Flying Companions on the Ground
By Rebekah Waters, FAA Safety Briefing Magazine.
General aviation (GA) pilots may have no better flying companion than their FAA certificated mechanic. Although this companion may keep their feet firmly on the ground, they are the one who helps make sure the aircraft is safe for flight after each maintenance action and/or inspection. Aircraft mechanics play an important role in aviation safety by performing inspections and maintenance, which takes place in the hangar. If you’ve always been interested in the mechanics of flight, and you have a knack for fixing things, becoming an “on the ground flying companion” may be a good way to join the wonderful world of aviation.
There are two paths to becoming a aircraft mechanic — attending an aircraft maintenance technical school (AMTS), or working as a mechanic helper to receive on-the-job training (OJT) for civil aircraft experience. An AMTS is an educational facility certificated by the FAA. These schools offer training to prepare you for different types of aircraft mechanic careers. Most of these schools require you to have a high school diploma or GED. The program takes about 18 to 24 months, depending on the rating(s) you want, and when you graduate, you should be prepared for the applicable airman knowledge and skills tests.
The FAA will begin using the mechanic ACS for anyone who tests for a mechanics certificate starting on Aug. 1, 2023.
Not everyone learns best in a classroom, and you may not live close to an AMTS. If either is the case, or you prefer hands-on learning, working as a mechanic’s helper to receive experience and OJT is another path. OJT provides experience with the procedures, practices, materials, tools, machines, and equipment generally used in constructing, maintaining, or altering airframes and powerplants. While completing OJT, you are responsible for documenting all your experience. To do this correctly, have the FAA certificated mechanic sign off for the work you do, and have them sign your work experience document. Because consistent documentation is so important, the FAA recommends that you use an aviation maintenance technician (AMT) log. Instead of a graduation certificate, you will present your signed log as proof of your eligibility to test for your mechanic certificate. The FAA has more information about this and what details you should capture in your log online at bit.ly/3BFE7hF. You may gain this experience working or volunteering at a maintenance facility, like your local flying club or fixed-base operator. Knowing someone who works at a maintenance facility can make entry into this path even easier.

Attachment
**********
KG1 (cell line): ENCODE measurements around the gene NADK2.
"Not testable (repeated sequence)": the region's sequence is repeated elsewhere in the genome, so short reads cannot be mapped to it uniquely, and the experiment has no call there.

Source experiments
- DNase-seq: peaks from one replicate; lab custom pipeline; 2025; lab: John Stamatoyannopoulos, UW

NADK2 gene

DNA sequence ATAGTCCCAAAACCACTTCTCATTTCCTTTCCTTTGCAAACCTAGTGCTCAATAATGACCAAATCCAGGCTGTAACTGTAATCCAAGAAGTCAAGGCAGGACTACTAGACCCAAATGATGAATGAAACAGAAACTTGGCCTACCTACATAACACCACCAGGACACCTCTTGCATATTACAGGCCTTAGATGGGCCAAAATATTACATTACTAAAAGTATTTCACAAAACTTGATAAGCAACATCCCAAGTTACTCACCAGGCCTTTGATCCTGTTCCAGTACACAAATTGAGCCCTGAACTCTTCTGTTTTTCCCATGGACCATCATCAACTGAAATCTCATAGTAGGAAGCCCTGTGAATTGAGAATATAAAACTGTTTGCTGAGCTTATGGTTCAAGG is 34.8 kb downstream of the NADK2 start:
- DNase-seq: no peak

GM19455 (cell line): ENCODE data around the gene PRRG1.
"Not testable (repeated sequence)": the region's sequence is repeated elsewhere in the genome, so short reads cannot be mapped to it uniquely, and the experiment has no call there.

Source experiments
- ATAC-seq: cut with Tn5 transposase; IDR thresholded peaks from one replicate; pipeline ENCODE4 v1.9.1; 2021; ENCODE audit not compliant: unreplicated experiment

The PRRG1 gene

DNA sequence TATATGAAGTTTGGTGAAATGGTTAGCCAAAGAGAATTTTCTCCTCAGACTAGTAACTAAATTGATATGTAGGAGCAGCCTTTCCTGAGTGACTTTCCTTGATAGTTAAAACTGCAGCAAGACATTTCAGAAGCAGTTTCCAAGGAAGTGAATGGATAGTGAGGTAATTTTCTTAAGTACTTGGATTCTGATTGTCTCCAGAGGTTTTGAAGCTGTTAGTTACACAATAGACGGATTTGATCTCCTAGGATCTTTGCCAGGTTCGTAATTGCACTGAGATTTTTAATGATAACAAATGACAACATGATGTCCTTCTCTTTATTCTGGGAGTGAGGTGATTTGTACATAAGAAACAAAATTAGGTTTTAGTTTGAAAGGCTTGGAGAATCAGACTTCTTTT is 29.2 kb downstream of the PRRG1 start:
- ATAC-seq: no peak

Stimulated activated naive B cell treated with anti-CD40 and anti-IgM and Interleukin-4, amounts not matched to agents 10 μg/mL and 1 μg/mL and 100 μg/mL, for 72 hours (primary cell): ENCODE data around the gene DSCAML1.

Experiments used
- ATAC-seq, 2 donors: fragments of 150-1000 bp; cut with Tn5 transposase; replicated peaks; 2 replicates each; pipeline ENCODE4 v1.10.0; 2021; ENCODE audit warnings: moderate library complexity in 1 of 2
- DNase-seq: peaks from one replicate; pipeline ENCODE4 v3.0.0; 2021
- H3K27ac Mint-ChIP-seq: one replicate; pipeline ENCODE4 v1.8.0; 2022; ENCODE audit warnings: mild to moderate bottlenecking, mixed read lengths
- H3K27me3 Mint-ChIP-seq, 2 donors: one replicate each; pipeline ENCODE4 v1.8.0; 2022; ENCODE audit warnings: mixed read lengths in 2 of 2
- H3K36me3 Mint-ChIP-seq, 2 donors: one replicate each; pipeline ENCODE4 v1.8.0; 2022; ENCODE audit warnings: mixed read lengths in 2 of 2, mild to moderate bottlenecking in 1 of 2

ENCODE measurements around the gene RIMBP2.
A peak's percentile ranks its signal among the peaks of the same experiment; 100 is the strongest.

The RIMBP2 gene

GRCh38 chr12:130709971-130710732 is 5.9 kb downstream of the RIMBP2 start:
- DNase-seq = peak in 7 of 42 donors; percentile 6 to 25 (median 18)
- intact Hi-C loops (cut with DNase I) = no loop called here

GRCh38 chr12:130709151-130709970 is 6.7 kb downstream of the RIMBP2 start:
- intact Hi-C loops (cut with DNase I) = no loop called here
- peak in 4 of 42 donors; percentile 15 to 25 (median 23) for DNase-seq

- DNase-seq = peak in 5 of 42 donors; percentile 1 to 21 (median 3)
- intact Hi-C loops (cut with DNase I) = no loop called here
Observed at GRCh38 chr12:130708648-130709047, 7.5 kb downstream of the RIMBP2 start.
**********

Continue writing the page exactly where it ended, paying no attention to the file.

The aviation mechanic certificate has two ratings — the Airframe (A) and the Powerplant (P). Getting both ratings together is commonly referred to as an “A&P” certificate. Whether you decide to get one or both ratings, you will need to pass the knowledge or written test, then oral and practical tests. Make sure that the person who is supervising you holds an A&P certificate.
Also, make sure that this person knows how to teach using the FAA’s Airman Certification Standards (ACS). On Sept. 21, 2022, a revised 14 CFR part 147 rule went into effect. For more information about this rule, see A New Dawn for Aviation Maintenance Training online at bit.ly/3OjNWts. The FAA will begin using the mechanic ACS for anyone who tests for a mechanics certificate starting on Aug. 1, 2023. The FAA certificated mechanic you choose needs to use the ACS concepts to prepare you for the written and oral knowledge tests and the practical skill elements. So, before you start your training, ask your mechanic mentor if they are up to date on these new testing standards.
A New Dawn for Aviation Maintenance Training
Nuts, Bolts, and Electrons: GA maintenance issues
Whether you decided to attend an AMTS or pursue civil aircraft OJT, becoming an aircraft mechanic will prepare you to make a positive contribution to aviation safety on the ground. If you would like more information on how you can become an “on the ground flying companion” go to faa.gov/mechanics.
Rebekah Waters is an FAA Safety Briefing associate editor. She is a technical writer-editor in the FAA’s Flight Standards Service.